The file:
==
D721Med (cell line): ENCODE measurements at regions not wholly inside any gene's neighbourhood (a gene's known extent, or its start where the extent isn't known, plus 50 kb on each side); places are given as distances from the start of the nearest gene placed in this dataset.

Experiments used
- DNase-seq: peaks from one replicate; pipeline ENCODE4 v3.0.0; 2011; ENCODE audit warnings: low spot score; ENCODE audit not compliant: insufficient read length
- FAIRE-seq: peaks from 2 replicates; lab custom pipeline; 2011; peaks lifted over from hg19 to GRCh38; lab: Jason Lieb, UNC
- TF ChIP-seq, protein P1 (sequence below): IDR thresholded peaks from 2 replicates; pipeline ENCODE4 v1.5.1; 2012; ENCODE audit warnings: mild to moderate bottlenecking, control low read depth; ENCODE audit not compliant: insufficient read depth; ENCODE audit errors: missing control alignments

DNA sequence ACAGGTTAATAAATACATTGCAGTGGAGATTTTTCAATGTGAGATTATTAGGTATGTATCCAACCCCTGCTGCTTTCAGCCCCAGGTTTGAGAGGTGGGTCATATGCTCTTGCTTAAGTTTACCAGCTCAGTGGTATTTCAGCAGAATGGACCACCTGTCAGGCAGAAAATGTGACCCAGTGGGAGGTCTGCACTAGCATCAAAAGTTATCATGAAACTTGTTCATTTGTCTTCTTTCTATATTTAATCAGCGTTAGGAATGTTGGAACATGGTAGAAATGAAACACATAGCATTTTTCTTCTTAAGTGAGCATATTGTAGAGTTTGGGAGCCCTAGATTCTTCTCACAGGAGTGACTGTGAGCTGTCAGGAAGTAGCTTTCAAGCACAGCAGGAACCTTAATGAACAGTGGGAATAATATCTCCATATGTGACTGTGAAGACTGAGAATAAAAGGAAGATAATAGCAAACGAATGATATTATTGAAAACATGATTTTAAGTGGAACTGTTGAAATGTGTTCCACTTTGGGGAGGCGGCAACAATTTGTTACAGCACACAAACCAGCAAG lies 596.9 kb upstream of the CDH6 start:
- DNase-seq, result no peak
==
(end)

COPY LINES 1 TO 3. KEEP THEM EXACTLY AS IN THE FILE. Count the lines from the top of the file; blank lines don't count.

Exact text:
D721Med (cell line): ENCODE measurements at regions not wholly inside any gene's neighbourhood (a gene's known extent, or its start where the extent isn't known, plus 50 kb on each side); places are given as distances from the start of the nearest gene placed in this dataset.

Experiments used
- DNase-seq: peaks from one replicate; pipeline ENCODE4 v3.0.0; 2011; ENCODE audit warnings: low spot score; ENCODE audit not compliant: insufficient read length